But one major hold-up for pharmacy and hospital teams is figuring out exactly how to switch to AUC-based dosing. The consensus guidelines offer two possible solutions, with the first being preferred.

We’ll investigate each option, as well as its pros and cons.

Vancomycin AUC Dosing: Bayesian method

What is Bayesian Dosing?

Bayesian-guided dosing is based on Bayesian principles and modeling. Bayesian dosing combines known trends in population PK with an individual patient’s data and laboratory results to accurately and precisely simulate patient-specific AUC exposure for a given dose.

Put simply, it combines existing, known populational data with new, patient-specific data to enable clinicians to determine  a vancomycin dosing regimen likely to get that specific patient into the ideal AUC range. Because the software is continuously acquiring new patient-specific data, the AUC predictions become more accurate over a patient’s treatment course.

What are the Advantages of Bayesian Dosing?

Clinical teams can only realistically employ Bayesian dosing with the help of Bayesian dosing software. Using this software, no manual calculations are necessary.

Bayesian dosing also offers more flexibility, allowing for use of a 1-level (trough only, or even a “random” level) or 2-level (trough and peak) sampling approach. However, using 2 levels increases the accuracy of the software and is more appropriate in certain populations such as obese, critically ill, and pediatric patients.

The Bayesian method allows for sample collection and potential dose adjustment during the first 24 to 48 hours of a vancomycin regimen. This is in contrast to the trough-based dosing approach, which confines you to sample collection only after steady state is reached.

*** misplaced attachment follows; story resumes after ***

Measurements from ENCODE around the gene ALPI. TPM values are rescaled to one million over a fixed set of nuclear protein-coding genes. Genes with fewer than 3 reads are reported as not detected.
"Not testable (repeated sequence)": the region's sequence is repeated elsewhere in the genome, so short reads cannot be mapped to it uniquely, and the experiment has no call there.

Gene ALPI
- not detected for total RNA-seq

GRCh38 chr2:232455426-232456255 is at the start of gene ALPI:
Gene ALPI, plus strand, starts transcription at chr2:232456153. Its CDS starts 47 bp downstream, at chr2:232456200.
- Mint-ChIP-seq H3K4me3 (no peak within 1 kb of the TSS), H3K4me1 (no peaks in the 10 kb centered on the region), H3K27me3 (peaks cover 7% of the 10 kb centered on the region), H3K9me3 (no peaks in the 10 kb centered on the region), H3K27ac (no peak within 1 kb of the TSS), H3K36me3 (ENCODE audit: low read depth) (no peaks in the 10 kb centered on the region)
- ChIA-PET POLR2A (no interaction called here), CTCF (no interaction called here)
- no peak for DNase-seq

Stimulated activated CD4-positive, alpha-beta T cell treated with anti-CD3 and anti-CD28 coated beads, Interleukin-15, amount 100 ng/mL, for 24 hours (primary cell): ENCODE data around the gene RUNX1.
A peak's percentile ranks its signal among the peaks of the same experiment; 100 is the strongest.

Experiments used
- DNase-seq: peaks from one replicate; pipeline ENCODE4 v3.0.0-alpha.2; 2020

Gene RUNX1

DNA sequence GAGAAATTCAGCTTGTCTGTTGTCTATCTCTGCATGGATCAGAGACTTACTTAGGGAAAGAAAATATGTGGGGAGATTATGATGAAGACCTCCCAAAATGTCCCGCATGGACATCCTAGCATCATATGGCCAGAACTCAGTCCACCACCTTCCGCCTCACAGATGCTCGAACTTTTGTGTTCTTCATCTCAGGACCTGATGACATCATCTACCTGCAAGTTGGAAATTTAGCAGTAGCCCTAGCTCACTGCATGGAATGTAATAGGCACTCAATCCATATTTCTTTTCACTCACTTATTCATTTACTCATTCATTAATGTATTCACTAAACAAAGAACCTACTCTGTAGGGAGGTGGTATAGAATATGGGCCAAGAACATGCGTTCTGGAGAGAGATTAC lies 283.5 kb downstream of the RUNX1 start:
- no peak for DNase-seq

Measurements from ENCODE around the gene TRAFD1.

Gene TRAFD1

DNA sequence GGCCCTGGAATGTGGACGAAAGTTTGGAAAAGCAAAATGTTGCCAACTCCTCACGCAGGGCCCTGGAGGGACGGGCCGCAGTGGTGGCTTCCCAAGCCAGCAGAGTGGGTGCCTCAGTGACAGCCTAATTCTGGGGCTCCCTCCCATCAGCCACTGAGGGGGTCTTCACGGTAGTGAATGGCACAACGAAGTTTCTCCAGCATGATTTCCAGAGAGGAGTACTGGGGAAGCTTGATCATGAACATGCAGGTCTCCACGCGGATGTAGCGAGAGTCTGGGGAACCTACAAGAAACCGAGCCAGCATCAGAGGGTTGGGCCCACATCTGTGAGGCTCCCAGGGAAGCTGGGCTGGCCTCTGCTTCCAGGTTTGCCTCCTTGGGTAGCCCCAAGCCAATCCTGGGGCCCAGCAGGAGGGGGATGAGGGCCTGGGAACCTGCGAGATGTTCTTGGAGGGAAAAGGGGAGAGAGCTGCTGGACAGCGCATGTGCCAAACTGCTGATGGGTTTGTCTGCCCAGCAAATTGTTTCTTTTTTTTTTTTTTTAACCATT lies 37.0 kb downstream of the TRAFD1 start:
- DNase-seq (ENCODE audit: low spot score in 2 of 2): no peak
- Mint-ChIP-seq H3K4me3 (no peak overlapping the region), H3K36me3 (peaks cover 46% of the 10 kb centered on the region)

[Read more about the advantages of Bayseian modeling for vanco dosing.]

Vancomycin AUC Dosing: Manual calculations

If you choose to use calculations to estimate AUC, you’ll either perform manual calculations using PK equations, or you’ll use calculators or nomograms based on various PK equations.

In addition to being laborious, the manual calculation method requires two blood draws: a trough and a peak. And as you know, the timing of these blood draws is quite particular.

The peak serum level should ideally be taken at steady state, one to two hours after the vancomycin infusion ends. The trough level is ideally taken within that same dosing interval. If not taken at the optimal times, the samples may be unusable, or risk inaccurate predictions.

Here are two examples of equation-based methods of estimating AUC:

1. Rodvold method - The Rodvold calculation uses first-order PK equations to estimate the AUC based on two steady-state samples. It’s a relatively quick equation to perform—one that you may already be familiar with.

Its major drawback is that it underestimates the true AUC. The likelihood of an inaccurate AUC estimate is even greater if a patient is receiving more than one dose of vancomycin per 24 hours.

Unlike the Bayesian method, the Rodvold calculation does not become more accurate over a patient’s treatment course. Rather, it gives a snapshot of the AUC for that particular sampling period without taking patient-specific physiological changes into account. For example, if a patient’s renal function declines, the AUC estimate will no longer be accurate, which puts the patient at a higher risk of AKI.

2. Trapezoidal method - This calculation is based on the linear-trapezoid rule, where multiple vancomycin concentrations would need to be taken from within the same dosing interval. While it allows for more individualized dosing than the Rodvold calculation, it takes much more time and isn’t as practical.

Vancomycin calculators and nomograms

Online vancomycin calculators and nomograms you may use in your hospital are based on a variety of PK equations, depending on the specific calculator or nomogram. While some of these resources may offer a solid starting point for dosing vancomycin patients, they are not capable of estimating AUC as individually and precisely as Bayesian modeling.